IRONMAN World Championship Postponed
The best triathletes in the world will be forced to wait a little longer before returning to Kailua-Kona to traverse the sport’s most iconic course.
For the second consecutive year, the IRONMAN World Championship has been pushed off its traditional schedule due to the ravages of the COVID-19 pandemic. Typically held in October, the race was postponed and ultimately cancelled in 2020. Now, it has been postponed again.
Originally set for Oct. 9, 2021, the triathlon has been bumped to Feb. 5 of next year. The decision was announced by IRONMAN Chief Executive Officer Andrew Messick during a Zoom meeting with race directors and coordinators on Wednesday evening, Aug. 18. Big Island Now (BIN) confirmed the decision with two independent sources who heard Messick make the announcement live.
An official statement from IRONMAN was released late Thursday morning.
“The resurgence of the virus and new Delta strain has had significant impact on the island community of Hawai`i. Combined with substantial border closures and travel restrictions for qualified athletes, there is not a viable pathway in October to host the IRONMAN World Championship,” Messick said. “After extensive consultation with governmental and community leaders in Hawai´i, we believe that the best course of action is to delay the event until February of 2022.”
IRONMAN expressly stated to BIN in March its intention to move forward with this year’s World Championship.
“To date, the event remains as scheduled and preparations have been ongoing,” the IRONMAN communications team wrote in an email on March 19.
Despite the race’s intentions, it became clear earlier this week that the event may not continue on as planned. Hawai´i County Mayor Mitch Roth said in a meeting with the County Council on Tuesday, Aug. 17 that a postponement or cancelation of IRONMAN was likely due to deteriorating public health circumstances. The diversion from plans to hold the race as normally scheduled is tied directly to the resurgence of coronavirus throughout Hawai´i and the world, as international athletes and fans descend on Kailua-Kona annually from every corner of the globe.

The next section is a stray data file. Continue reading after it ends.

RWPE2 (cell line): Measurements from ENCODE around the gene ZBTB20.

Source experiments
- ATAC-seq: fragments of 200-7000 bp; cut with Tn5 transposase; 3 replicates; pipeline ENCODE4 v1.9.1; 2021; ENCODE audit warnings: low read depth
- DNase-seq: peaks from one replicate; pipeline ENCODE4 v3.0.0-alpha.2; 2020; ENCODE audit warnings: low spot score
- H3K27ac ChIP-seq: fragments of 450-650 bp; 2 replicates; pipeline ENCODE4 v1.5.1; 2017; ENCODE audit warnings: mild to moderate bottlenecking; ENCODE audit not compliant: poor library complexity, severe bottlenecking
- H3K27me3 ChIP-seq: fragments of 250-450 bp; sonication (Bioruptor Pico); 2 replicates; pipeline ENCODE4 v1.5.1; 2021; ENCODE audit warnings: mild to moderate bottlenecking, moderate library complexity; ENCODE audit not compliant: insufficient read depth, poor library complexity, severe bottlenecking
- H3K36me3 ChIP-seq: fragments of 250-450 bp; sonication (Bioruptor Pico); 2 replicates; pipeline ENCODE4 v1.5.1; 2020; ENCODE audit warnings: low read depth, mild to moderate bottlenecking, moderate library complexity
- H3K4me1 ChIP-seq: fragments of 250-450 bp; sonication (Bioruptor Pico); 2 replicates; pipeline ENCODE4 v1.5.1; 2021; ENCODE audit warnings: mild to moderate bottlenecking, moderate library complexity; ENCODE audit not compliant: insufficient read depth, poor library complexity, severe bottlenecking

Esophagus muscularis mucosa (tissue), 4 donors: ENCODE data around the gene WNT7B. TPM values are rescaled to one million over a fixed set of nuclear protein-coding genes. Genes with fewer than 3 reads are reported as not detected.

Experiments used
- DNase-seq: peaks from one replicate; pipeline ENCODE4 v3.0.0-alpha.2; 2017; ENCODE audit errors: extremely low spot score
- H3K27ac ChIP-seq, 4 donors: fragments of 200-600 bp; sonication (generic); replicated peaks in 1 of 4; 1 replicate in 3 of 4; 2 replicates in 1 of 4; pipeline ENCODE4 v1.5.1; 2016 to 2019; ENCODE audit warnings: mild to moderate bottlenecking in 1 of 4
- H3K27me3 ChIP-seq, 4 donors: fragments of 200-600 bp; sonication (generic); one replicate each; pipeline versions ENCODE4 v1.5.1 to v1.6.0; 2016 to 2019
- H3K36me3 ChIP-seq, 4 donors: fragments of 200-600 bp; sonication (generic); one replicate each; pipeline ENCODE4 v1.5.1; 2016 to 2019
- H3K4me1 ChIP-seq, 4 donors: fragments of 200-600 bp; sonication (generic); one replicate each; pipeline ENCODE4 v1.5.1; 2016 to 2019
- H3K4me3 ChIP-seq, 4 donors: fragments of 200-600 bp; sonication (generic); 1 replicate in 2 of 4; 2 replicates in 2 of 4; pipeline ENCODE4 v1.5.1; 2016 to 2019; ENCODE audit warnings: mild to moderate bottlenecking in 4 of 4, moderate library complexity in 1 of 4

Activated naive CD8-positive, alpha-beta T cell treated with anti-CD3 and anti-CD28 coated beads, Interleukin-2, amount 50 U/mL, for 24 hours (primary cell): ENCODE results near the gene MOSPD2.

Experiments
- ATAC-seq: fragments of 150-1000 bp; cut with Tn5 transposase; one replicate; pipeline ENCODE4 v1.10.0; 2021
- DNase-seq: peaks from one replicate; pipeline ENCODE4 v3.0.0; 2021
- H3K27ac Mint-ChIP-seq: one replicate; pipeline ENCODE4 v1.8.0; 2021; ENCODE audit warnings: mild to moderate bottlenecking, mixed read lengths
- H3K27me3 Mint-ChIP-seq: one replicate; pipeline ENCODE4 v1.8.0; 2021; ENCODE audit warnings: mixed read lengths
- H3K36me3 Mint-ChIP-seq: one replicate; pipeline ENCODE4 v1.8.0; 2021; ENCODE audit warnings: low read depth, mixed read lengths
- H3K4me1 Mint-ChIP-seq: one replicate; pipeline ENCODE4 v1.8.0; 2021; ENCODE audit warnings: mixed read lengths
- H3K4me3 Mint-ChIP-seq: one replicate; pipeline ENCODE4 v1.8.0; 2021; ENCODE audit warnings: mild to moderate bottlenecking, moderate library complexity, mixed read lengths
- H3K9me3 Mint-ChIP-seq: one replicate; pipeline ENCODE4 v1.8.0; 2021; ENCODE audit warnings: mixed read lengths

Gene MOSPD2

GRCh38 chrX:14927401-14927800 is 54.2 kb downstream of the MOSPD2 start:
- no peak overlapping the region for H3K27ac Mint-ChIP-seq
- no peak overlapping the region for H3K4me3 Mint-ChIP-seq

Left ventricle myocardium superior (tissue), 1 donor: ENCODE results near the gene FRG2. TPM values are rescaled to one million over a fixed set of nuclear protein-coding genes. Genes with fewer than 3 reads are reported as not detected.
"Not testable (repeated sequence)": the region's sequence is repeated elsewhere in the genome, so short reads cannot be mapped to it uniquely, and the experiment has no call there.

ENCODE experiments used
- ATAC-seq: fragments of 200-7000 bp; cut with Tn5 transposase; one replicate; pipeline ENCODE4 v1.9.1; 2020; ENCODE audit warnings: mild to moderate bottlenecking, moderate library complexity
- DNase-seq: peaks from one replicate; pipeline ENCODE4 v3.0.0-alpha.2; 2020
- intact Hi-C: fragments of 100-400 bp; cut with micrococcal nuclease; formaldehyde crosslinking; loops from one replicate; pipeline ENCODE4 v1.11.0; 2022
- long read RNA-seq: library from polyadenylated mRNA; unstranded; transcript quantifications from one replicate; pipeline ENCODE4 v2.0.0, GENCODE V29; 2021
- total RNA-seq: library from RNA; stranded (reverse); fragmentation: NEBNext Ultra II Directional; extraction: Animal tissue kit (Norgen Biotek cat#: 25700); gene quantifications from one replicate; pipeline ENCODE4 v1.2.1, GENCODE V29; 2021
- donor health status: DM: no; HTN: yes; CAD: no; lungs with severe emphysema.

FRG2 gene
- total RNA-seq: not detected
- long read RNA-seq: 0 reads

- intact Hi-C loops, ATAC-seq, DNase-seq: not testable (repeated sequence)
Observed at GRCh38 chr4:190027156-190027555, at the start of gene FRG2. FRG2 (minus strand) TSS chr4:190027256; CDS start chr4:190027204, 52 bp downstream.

Hawai´i has endured its worst stretch of the pandemic, which is now nearly a year and a half old, over the last several weeks. That has mostly been due to the emergence of the highly transmissible Delta variant.
More than 6,000 cases of the virus have been identified on the Big Island since the State Department of Health (DOH) began tracking infections last year. As of Thursday, the Big Island’s two-week average was 118 new cases daily. Statewide that tally is 713 new cases daily, which health experts expect is vastly underreported, accompanied by a dangerously high test positivity rate of 7.6%.
According to Lieutenant Governor Josh Green, a total of 339 people were hospitalized due to COVID infection across all islands as of Wednesday, which has stretched hospital resources dangerously thin. Several intensive care units (ICUs) throughout the state are operating above 100% capacity, rendering staff shortages and a lack of bed space serious concerns for both newly infected COVID patients and others seeking more traditional forms emergency care, like heart attack and trauma patients.
Vaccinations offer some hope and have stemmed to a crisis what would otherwise be a bona fide public health disaster across the Hawaiian Islands, as wide community spread is aided by the tens of thousands of tourists pouring into Hawai´i each day.
Despite the worst stretch of the pandemic, the state is noticeably absent social restrictions. A strict approach to social gatherings and visitor arrivals defined the first wave of infections in Hawai´i, which was characterized by shelter-in-place lockdowns that lasted weeks and mandatory travel quarantines that cut visitor arrivals down to almost zero for several months.
Governor David Ige recently limited social gatherings to 10 people indoors and 25 outdoors, rolling back restaurant and bar occupancy to 50% across the state. However, he has shied away from more serious restrictions such as mandatory lockdowns, the abandonment of in-person learning and enhanced travel requirements.
As of Thursday, all public schools across Hawai´i remain committed to in-person learning, despite strong opposition from the teacher’s union. Vaccinated travelers may also visit Hawai´i without receiving a pre-travel test, despite scientific proof that the inoculated can still carry and transmit coronavirus, particularly the Delta variant.